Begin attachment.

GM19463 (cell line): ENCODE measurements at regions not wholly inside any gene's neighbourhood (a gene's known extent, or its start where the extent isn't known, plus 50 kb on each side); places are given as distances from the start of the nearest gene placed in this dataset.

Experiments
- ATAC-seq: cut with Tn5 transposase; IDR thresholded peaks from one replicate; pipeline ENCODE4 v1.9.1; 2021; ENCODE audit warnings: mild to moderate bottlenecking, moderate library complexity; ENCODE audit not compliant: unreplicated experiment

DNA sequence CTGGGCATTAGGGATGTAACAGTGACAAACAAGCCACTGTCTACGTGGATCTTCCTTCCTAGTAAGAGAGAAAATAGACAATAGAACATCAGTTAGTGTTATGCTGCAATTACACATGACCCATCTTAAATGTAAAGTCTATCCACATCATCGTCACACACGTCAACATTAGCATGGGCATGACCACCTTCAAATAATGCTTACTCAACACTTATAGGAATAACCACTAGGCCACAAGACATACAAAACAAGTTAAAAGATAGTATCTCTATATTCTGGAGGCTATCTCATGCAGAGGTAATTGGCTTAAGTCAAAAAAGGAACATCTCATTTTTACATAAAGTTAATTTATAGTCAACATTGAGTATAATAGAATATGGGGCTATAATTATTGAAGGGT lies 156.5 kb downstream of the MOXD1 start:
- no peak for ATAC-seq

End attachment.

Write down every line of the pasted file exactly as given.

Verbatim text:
GM19463 (cell line): ENCODE measurements at regions not wholly inside any gene's neighbourhood (a gene's known extent, or its start where the extent isn't known, plus 50 kb on each side); places are given as distances from the start of the nearest gene placed in this dataset.

Experiments
- ATAC-seq: cut with Tn5 transposase; IDR thresholded peaks from one replicate; pipeline ENCODE4 v1.9.1; 2021; ENCODE audit warnings: mild to moderate bottlenecking, moderate library complexity; ENCODE audit not compliant: unreplicated experiment

DNA sequence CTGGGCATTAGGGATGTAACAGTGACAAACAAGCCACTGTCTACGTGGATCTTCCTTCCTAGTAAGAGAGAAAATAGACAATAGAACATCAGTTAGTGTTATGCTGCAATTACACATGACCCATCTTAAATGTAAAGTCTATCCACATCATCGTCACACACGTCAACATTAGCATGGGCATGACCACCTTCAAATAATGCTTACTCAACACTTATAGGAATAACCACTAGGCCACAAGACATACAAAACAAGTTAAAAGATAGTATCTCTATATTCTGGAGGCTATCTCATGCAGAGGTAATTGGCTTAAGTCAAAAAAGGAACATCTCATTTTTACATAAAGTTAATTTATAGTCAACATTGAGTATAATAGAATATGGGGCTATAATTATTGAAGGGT lies 156.5 kb downstream of the MOXD1 start:
- no peak for ATAC-seq